Re: Run your enterprise on a cell phone?
Getting rid of indexes and aggregates to reduce the data capacity has been part of the DW provider story, Netezza, Teradata, etc, for a long time. Makes sense for OLAP to run columnar but traditionally there has been a query performance penalty on large OLTP DBs. That's why IBM has Netezza for OLAP and DB2 for OLTP. It is possible that they have solved all of this, but I don't see where. Even if they did, the large bite in cost isn't in the data capacities, it is in the need to relicense on HANA when you already have Oracle or DB2 licenses.
D. Henschen
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D. Henschen,
User Rank: Author
2/8/2015 | 4:10:41 PM
Re: Run your enterprise on a cell phone?
SAP/Plattner was not seriously suggesting running the enterprise on the phone. He was making the point that when you get rid of of the redundant copies of data -- aggregates, indexes, etc. -- and no longer need to have copies upon copies along with a complicated data model with much to keep in sync, the total footprint of the system is dramatically reduced such that it's comparatively easy to manage it as well to back it up and have it maintained in a highly available state. A financial system that required nearly 600 GB using Business Suite and a conventional data was was reduced to 42 GB using S/4Hana on in-memory technology, according to SAP. The dynamic data -- open orders and current-year data -- amounted to 8 GB. That's small enough, technically, to run on a phone -- the point being that the in-memory server required need not be all that big or expensive.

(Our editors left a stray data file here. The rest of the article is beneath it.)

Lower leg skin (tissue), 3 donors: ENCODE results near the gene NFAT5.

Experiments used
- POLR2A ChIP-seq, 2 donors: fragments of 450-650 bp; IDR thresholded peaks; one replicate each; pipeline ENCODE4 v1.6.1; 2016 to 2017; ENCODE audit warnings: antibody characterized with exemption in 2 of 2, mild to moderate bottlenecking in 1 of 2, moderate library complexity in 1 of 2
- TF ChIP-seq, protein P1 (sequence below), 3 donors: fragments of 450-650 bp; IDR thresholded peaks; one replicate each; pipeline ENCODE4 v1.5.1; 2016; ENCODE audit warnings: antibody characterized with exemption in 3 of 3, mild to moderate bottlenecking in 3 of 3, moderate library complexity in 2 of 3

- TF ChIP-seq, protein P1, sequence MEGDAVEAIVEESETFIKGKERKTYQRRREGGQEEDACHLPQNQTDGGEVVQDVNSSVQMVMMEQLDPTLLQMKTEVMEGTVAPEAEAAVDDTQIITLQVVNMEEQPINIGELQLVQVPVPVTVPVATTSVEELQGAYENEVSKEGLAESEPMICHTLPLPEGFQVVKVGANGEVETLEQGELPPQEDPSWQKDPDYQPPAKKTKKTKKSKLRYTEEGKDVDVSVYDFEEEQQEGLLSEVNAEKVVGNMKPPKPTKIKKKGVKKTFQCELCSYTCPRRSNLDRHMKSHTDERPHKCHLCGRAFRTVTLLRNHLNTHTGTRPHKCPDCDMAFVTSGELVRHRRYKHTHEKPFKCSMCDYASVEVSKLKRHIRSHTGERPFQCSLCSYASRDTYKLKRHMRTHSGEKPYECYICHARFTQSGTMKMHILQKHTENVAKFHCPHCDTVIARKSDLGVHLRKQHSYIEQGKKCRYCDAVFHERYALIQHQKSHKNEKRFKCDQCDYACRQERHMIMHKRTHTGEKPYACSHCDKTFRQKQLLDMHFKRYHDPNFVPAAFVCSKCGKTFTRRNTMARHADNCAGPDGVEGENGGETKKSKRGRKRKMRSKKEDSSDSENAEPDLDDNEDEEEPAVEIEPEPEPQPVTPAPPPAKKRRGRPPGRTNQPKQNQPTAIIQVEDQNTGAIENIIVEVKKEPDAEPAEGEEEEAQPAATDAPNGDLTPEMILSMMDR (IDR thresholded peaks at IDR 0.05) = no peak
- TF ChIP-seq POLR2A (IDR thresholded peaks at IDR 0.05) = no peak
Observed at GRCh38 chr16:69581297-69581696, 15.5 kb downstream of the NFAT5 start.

AS71
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AS71,
User Rank: Apprentice
2/8/2015 | 3:58:00 PM
Re: Run your enterprise on a cell phone?
SAP made a big marketing splash with the 'entirely in memory' database message, but then walked it back when asked specific questions. How do you ensure that data isn't lost forever when a server crashes? Well, we write it to persistent state storage at a very short interval... so, then, you're still only moving as fast as the storage system..... Isn't it going to be really expensive to store all of the legacy data, which is most of the DB, in memory? Well, you can archive to disk.... again, maybe not a problem, but not really in memory. What you get when you dig into it is that you will be storing read only in memory, which is not new. On the 'run your enterprise from your phone' message. Why would a CFO want to dig through the transactional GL data on their phone? They just need the dashboard view.
D. Henschen
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D. Henschen,
User Rank: Author
2/5/2015 | 3:29:12 PM
Run your enterprise on a cell phone?
That 8.4 GB figure in the diagram above represents the dynamic data in the enterprise -- open orders, current-year transactions and anything related to current-fiscal-year results. That amount is small enough to run on a smartphone, Plattner pointed out. It's not that you actually would do that, but the idea is that you don't need much of a server and storage footprint, with in-memory technology, as compared to conventional apps, with their many copies of data.


That's the theory anyway, but it's notable what SAP last year added a store-to-disk option for "warm" and archival data, as opposed to the hot data that's managed in memory.